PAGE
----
Language: HTML | XAML

How to create a lock screen app that uses background raw push notifications (HTML)

Applies to Windows and Windows Phone

This topic will show you how to create a lock screen app to receive background network notifications that use raw push notifications in a Windows Runtime app. Raw push notifications allow an app on the lock screen to receive network notifications when the app is in the background.

Objective: Create a lock screen app that receives network notifications that use raw push notifications when the app is in the background.

Prerequisites

  • The following information applies to any connected or network-aware Windows Runtime app that depends on network connections using raw push notifications to always be connected. This topic applies to apps written in JavaScript for Windows 8.1, Windows Phone 8.1, and Windows Server 2012 R2.

    Background network connectivity using raw push notifications is supported by a JavaScript app and apps written in C++/XAML and apps using the .NET Framework 4.5 in C#, VB.NET, or managed C++. For more information on background networking tasks that apply to JavaScript apps, see Supporting your app with background tasks.

Creating a lock screen app that uses background raw push notifications

Before you can use raw push notification through WNS to activate a background task, you must make your app a lock screen app.

You must set the appropriate capabilities in the app manifest so that your app requests to be placed on the lock screen. Your app must also include code to request to be added to the lock screen and handle cases where it is added to or removed from the lock screen by the user.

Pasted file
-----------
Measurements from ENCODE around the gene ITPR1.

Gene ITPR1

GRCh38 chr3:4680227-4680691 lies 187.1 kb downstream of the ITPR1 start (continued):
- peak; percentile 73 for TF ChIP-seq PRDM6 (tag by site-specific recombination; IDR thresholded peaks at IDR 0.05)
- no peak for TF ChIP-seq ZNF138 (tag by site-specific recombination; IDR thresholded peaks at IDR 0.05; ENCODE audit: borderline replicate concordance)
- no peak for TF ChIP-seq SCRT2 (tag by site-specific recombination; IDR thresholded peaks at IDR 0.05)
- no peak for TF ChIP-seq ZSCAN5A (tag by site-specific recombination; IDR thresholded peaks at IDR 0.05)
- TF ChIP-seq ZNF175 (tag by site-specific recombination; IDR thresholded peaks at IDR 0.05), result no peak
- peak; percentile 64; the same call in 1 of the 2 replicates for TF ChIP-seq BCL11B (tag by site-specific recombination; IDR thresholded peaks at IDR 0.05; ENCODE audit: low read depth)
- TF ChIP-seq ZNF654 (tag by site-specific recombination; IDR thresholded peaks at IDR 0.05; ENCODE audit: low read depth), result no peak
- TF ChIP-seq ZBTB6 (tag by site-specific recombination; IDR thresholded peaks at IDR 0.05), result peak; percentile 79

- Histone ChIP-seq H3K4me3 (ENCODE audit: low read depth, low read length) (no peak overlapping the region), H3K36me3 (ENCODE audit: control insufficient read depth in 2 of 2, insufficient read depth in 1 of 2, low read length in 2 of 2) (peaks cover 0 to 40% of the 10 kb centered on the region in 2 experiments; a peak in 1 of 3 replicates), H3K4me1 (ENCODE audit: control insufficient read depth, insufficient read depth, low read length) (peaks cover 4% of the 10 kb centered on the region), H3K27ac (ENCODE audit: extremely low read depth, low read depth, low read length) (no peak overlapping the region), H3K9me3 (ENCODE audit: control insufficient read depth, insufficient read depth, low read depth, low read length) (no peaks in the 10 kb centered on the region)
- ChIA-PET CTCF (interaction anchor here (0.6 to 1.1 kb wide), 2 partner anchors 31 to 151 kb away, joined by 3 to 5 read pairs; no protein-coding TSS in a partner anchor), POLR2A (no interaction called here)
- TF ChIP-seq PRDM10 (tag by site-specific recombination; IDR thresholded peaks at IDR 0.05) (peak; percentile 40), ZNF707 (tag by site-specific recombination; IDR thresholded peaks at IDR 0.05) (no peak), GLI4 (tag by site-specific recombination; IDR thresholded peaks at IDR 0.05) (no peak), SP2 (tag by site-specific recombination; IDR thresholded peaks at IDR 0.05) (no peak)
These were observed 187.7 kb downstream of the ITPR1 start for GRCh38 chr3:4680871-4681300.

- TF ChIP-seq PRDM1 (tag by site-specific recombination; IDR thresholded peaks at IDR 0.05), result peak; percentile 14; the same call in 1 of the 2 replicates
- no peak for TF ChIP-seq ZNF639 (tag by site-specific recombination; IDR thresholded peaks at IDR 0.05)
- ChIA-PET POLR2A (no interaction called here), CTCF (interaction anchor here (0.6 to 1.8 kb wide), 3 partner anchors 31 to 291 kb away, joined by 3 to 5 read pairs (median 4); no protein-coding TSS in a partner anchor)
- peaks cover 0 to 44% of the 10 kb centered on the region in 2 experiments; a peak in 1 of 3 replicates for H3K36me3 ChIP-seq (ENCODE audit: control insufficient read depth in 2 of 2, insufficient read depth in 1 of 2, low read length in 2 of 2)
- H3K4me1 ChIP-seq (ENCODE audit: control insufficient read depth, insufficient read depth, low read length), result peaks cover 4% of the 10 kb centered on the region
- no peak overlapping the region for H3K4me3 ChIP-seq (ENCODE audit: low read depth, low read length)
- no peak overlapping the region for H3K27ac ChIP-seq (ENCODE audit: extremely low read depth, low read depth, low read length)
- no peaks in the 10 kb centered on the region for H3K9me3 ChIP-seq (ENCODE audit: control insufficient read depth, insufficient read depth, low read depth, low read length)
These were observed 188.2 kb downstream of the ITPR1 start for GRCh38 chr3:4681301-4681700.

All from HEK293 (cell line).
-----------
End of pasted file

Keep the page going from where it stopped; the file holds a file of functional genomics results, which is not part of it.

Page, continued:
To get onto the lock screen, an app must get consent from the user. The consent prompt appears when the lock screen request API is called. If the user does not give your app permission to run on the lock screen, then you will not be able to prompt for permission again. However, if the user accidently dismisses the dialog you will be able to prompt again.

If the user denies your app permission to be a lock screen app, they can add the app to the lock screen at a later time via the system permissions fly-out for your app. Users can also manually add your app to the lock screen from the Personalize section of PC settings.

To request that your app be placed on the lock screen you must complete the following steps. You can make changes to the app manifest using Microsoft Visual Studio 2013 to open the package.appxmanifest file or by manually modifying the app manifest.

JJ679949.wedge(en-us,WIN.10).gifRegister to become a lock screen app

  1. Ensure that your app’s tile has a wide logo associated with it in the app manifest. Ensure that the app manifest has set the WideLogo attribute on the DefaultTile element.

    The following sample adds a DefaultTile element under the <VisualElements> element in an app manifest.

    
        <DefaultTile ShowName="allLogos" WideLogo="images\tile.png" />
    
    
  2. Indicate your app's intention to use a background task. The app manifest must also JavaScript source file that contains the background task and the class name where the entry point of the background task is implemented.

    When building a lock screen app that uses raw push notifications with WNS, specify the JavaScript source file and the pushNotification background task type. This will enable your app to receive raw WNS push notifications.

    The following sample adds a raw push notification under the <Application> element in an app manifest.

    
      <Extensions>
        <Extension Category="windows.backgroundTasks" StartPage="js\backgroundTask.js">
          <BackgroundTasks>
            <Task Type="pushNotification" />
          </BackgroundTasks>
        </Extension>
      </Extensions>
    
    
    
  3. Since your app will be on the lock screen, it must also have a lock screen icon that can be used to display missed notifications. To enable this, update your app manifest to include the LockScreen element.

    The following sample shows a LockScreen element added under the <VisualElements> element in an app manifest.

    
        <LockScreen Notification="badge" BadgeLogo="Images\badgelogo.png" />